Accordingly, investing must now take place outside of the indexation sphere of focus. While that can’t take place for the majority of investors, it can for a small minority. In a way, one can no longer afford to be broadly diversified. One needs be less diversified, so that one doesn’t overlap into the same systemic risks. Fewer securities, but with sufficient idiosyncratic features and optionality. Paradoxically, that is now what true diversification is.
An Update From Last Quarter
Gaumont SA (GAM FP)
It is safe to assume that non-French speakers and those who don’t spend a considerable amount of time in France, have not heard of Gaumont, save for our review of the company in last quarter’s commentary. It is held in the Research Strategy. Yet, it is one of the largest television and film production companies in Europe, and owns 34% of Les Cinémas Gaumont Pathé, a leading movie theater operator in Europe. American audiences may be most familiar with the company’s recent Netflix television series, Narcos.
At the end of 2015, with a market cap of €215 million, the company traded at more than a 20% discount to its book value. An important attribute was a very significant dormant asset: nearly 80% of the company’s book value was related to its minority interest in the cinema chain; this means that Gaumont’s stock market value was no greater than the book value of its investment in that operation. And the cinema chain’s book value (as a substitute for stock market value, since it was a private entity) was only 6x its operating income. Of greater interest was the theater portfolio in Paris alone, which included a facility with 6 screens and nearly 1,600 seats on the Champs-Élysées. This can be compared to Fifth Avenue in Manhattan just south of Central Park, where commercial rents are as high as $3,400 per square foot. Thus, the properties were likely worth far more than the cash flow of the theaters suggests.
The stock rose a modest 4.5% in 2016, slightly underperforming the French CAC 40 Index and dramatically below U.S. small cap indexes. However, early this year, Gaumont announced an agreement to sell its stake in the theater chain for €380 million; this was about 10.8x trailing operating income. Now with an abundance of cash, this month Gaumont issued a tender offer for nearly 40% of its shares, at a price of €75; this is roughly a 35% premium to the last traded price. Should the offer be accepted by outside shareholders, the inside ownership will amount to nearly 100%, effectively taking the company private.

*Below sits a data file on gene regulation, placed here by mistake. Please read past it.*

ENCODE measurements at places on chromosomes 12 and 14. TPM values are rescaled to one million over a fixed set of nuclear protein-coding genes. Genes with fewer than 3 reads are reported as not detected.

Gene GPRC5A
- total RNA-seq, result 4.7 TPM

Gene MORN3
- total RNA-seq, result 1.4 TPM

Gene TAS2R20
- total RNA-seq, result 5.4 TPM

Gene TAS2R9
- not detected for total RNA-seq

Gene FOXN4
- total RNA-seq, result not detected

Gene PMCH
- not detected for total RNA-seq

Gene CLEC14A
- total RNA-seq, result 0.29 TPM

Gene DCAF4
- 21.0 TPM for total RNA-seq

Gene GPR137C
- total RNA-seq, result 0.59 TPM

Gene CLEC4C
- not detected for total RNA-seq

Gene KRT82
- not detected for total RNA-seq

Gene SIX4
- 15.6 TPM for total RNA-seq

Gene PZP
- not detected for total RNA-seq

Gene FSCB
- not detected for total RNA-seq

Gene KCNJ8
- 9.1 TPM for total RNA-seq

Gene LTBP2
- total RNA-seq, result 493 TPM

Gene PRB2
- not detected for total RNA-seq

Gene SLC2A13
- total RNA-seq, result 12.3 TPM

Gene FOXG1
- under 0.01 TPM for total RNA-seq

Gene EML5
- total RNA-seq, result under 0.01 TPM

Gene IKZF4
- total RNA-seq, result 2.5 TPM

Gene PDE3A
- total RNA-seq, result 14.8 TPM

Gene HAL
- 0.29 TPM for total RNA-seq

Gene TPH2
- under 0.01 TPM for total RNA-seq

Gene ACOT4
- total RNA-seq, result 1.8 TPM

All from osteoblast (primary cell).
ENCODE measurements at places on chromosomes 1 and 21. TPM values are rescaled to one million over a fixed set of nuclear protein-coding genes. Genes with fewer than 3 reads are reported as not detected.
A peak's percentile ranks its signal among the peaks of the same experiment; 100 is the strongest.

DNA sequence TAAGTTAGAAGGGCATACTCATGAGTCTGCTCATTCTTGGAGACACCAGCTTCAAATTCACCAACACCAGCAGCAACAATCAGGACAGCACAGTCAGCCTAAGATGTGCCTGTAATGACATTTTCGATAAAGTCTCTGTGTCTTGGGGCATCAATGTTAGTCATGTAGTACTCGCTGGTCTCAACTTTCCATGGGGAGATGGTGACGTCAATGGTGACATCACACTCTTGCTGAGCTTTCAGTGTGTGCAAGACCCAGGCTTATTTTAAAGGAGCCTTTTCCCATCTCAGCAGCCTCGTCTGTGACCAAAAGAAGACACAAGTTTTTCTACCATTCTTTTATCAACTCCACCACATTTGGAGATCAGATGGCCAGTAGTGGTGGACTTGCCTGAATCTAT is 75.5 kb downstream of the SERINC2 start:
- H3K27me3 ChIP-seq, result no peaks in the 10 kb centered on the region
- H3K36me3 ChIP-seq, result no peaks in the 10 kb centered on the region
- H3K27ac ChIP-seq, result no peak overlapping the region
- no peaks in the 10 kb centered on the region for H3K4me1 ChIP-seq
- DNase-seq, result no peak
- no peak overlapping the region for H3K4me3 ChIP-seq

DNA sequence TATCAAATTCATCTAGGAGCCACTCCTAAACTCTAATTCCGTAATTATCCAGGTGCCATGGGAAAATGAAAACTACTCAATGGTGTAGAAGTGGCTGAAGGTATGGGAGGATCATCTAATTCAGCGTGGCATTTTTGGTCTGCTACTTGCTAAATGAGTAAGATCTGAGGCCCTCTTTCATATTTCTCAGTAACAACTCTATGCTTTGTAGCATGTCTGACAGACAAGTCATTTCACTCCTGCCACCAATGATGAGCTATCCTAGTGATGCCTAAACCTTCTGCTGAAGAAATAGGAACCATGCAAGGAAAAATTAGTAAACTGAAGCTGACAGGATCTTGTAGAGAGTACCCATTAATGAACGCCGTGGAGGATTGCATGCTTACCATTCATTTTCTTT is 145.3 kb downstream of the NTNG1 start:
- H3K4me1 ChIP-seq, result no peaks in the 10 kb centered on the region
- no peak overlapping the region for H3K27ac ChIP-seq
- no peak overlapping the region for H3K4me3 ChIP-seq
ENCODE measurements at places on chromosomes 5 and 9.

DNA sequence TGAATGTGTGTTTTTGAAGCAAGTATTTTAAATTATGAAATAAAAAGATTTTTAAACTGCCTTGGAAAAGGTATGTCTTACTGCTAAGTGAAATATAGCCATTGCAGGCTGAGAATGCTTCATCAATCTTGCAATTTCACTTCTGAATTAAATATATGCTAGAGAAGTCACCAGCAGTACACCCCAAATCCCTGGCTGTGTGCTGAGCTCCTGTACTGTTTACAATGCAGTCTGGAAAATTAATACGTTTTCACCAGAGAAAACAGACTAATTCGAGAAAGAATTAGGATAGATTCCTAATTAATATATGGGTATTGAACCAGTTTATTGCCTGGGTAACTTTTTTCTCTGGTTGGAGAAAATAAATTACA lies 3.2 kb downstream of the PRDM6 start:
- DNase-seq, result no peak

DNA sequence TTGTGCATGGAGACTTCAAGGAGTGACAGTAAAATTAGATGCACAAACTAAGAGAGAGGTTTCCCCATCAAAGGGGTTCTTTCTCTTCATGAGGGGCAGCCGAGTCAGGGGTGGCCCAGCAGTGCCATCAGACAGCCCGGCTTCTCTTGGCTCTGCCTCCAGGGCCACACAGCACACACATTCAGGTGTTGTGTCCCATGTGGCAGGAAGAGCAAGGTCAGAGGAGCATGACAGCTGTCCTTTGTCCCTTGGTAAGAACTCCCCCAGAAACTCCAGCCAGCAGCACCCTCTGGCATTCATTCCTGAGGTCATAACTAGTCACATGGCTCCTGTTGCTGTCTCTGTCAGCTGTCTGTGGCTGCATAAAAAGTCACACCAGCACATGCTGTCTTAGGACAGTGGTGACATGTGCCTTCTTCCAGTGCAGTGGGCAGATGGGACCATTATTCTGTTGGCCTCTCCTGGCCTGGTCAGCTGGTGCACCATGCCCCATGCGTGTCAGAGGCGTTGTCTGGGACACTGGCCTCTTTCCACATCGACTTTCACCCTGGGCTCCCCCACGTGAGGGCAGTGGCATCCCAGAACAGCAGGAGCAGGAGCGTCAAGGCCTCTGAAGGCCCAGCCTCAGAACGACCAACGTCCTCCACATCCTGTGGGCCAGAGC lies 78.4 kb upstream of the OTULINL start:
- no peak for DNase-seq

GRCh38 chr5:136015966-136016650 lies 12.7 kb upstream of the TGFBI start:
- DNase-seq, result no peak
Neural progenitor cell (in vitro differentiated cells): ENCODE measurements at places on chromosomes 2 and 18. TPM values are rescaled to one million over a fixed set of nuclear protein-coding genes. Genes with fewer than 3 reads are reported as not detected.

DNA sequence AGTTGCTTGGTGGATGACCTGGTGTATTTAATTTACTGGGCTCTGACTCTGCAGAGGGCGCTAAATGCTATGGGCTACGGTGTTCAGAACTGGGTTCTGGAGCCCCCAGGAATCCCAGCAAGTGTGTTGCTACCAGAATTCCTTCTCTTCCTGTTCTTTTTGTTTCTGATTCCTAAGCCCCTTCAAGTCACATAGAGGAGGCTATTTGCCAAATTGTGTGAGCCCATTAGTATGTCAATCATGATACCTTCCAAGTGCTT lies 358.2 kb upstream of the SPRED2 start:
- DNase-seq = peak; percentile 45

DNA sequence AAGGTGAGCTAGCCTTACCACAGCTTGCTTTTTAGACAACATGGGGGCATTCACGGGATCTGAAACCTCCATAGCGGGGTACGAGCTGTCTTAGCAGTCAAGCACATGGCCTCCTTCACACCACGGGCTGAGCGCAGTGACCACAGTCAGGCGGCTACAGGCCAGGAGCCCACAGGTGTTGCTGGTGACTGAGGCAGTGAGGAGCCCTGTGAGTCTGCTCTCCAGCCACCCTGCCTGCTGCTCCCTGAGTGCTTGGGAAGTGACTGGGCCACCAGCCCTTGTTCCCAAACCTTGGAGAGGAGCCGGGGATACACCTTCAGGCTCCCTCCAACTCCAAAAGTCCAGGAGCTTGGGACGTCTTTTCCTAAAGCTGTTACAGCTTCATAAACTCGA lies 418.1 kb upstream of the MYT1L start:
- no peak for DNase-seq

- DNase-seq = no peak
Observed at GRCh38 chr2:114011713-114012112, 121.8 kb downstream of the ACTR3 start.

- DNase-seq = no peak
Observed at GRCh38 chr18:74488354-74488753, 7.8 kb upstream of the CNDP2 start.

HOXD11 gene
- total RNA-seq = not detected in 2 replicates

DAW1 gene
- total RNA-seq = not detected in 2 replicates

The positive experience with Gaumont, which was first purchased in the Research Strategy last July, occurred far more quickly than is typical with long-term value investments. This highlights the episodic nature of such an in-vestment strategy, since dormant assets can remain dormant for a long time. The company itself was not dormant, since it was quite profitable and traded at only about 13x trailing earnings. In this case, a company ignored by the investing public at large, much less index investors, monetized its significant asset base strategically.
Three Additional Names to Review
Lionsgate Entertainment Corp. (LGFA/B)
Lionsgate Entertainment should perhaps be called New Lionsgate, because of its December 2016 acquisition of Starz, the John Malone-controlled cable channel company. This significantly enhanced its size and economic pro-file. Lionsgate produces both motion pictures and television programming, including the recent La La Land, the Hunger Games series of movies, Orange is the New Black, and the vampire-themed Twilight series. Film production revenues and earnings are highly variable, which is why such companies often trade at a low valuation. The business does, though, contain an often undervalued asset, which is its content library. When an older title is re-released or otherwise licensed, there is very little expense associated with these long-term future revenues, which make them quite profitable. And each new release, whether blockbuster or not, increases the content library.
Starz, on the other hand, distributes third party con-tent through cable television, satellite and other plat-forms, and is the second largest premium pay cable network, only behind HBO. This is largely a subscription-based model that produces consistent revenues. The merged entity should not only have more stable and predictable cash flow, but greater profitability through joint comparative advantage. Lionsgate gains a controlled distribution outlet and subscriber base for its content – the 31 million subscribers of the Starz and Encore package of channels; Starz can rely less on the increasing cost of third-party content, and focus on utilizing the Lionsgate library and its film studios to expand its originally produced content portfolio.
Nevertheless, Lionsgate is no higher than it was in late 2015, and only 3% higher than in late 20133. This is odd, since the Starz transaction enabled a considerable improvement to Lionsgate’s business model and financial prospects. On the other hand, given what we know about the manner in which the ETF industry, with its requirement for industrial-scale trading liquidity, has distorted or sabotaged the price discovery mechanism, this is not entirely surprising.